Persona Q Review Final Edit

From the opening sequence, the P Studio has nailed making a Persona game in appearance and aesthetic; from the rocking intro to the serene start screen, everything looks and feels like a main numbered title. So far, the art style has been delightful, as familiar characters have been made into smaller, cuter models that still retain their original attitudes and facial expressions. In the first few cutscenes, the new voice acting is slightly different, but just like Golden and Arena, Atlus has chosen perfect new talent to cover the dubs. In my review for Ultimax, I made a note of criticizing the corners that the characters from both games were written into, becoming a bit flat given the different medium. In an RPG like PQ however, everything you know and love about these characters is able to be fleshed out; plenty of pitch perfect interactions and reactions from Junpei, Aigis and new to the series Ren & Zei flavor the cut scenes and in-game dialogue like a classic Persona game (For this review, I chose the Persona 3 side for the intro, however, at some point the 3 & 4 cast will collide and make one story line). From what I’ve seen, even the dungeons and enemies are borrowed and tooled towards 3 a little more, with plenty of classic Shadows returning, albeit tuned more for this battle system.

The combat takes a new spin on both its capstone series, using the magic and physical attacks from Persona, and the party lines and Boosts from Etrian Odyssey. Boost, in particular, encourages exploiting weaknesses by giving free hits and priority to player characters, making diverse teams and setups to be able to handle any situation will make combat both layered and manageable. Binds and status ailments can be used to tilt the advantage toward the user, but are also employed by some enemies, requiring the player to defend against opponents attempting to overwhelm and take advantage. As well, unique Leader and Support abilities can prioritize your team or bring another wave of healing in emergency, as well as useful dungeon abilities that can assist in navigating the labyrinths.

The dungeon crawling and map making lifted from the Etrian Odyssey series work amazingly well, and for a series rookie, are easy enough to learn and use. Dungeon layouts are fixed, and leaving helpful notes and setting paths can help bypass traps and puzzles. Compared to the relatively fast nature of mainline Persona games, floors are much larger and denser. But, combat is engaging enough and there’s plenty on the map, from shortcuts to traps to treasure to ensure this is by no means a boring long haul. FOEs (again, borrowed from EO) act more like the Shadows of past, being visible on the map and in constant motion, but keep a set path and are extremely hard. Most will be able to kill party members in one swing, so avoid them at the beginning.

Occasionally, puzzles involving FOEs, shortcuts and plotting your path come up in each dungeon, and with each iteration, the difficulty and penalty increases. While near the beginning its possible to traipse by these snares, it is very possible to get bogged down in attempting to solve or side step the problems. This can possibly lead to extended play times, ad nauseam, and the possibility of over leveling your characters from too many random encounters. In an RPG balancing level is key to keeping a solid difficulty curve, and the end result of facing too many battles can be a negative affect on enjoying the battles later in the game.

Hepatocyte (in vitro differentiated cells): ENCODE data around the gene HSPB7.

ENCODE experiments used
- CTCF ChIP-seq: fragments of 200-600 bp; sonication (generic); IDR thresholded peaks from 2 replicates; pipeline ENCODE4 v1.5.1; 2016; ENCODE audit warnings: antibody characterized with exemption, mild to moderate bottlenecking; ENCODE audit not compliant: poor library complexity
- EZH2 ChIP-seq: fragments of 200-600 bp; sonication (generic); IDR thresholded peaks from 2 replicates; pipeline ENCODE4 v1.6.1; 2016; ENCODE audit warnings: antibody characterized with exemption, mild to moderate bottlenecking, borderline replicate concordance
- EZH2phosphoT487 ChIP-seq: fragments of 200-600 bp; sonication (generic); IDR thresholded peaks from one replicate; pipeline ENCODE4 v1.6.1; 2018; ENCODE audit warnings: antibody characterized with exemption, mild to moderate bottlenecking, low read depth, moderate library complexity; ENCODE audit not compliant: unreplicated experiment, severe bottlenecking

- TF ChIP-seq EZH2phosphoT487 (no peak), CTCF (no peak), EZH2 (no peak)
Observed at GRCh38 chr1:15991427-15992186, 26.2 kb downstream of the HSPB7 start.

The item shop and Velvet Room have returned as primary sources for weapons/expendables and Persona respectively, and a for-profit clinic run by Elizabeth has been set up to heal and restore SP. A good mix of familiar elements and new mechanics means you are able to balance healing, item synthesis and purchase, and Persona fusion in a similar manner to past Persona titles. Persona usage, in fact has been changed for this title, allowing all party members to carry a sub-Persona tacked on to their prime Persona. This eschews the usual battle method of relying on your main characters 12 slots of Persona switching and spreads that responsibility to the whole team. It’s been interesting and fun to try to get the perfect team of Persona matched to my party members, in order to cover weaknesses, add more elements to their repertoire, and try new moves and strategies.

To veterans of either Persona or Etrian Odyssey, this is a fine, fresh mix of two of the most recognized JRPG series, and an easy recommendation to anyone already hundreds of hours into dungeons past and fans of the classic Atlus cast. However, with such a plodding pace and the occasional difficulty imbalance, the core combination of dungeon crawling and combat can take away from the experience. As far as the incipient Year of Persona titles are regarded, Persona Q is the best example of using an established cast while introducing a new adventure to date.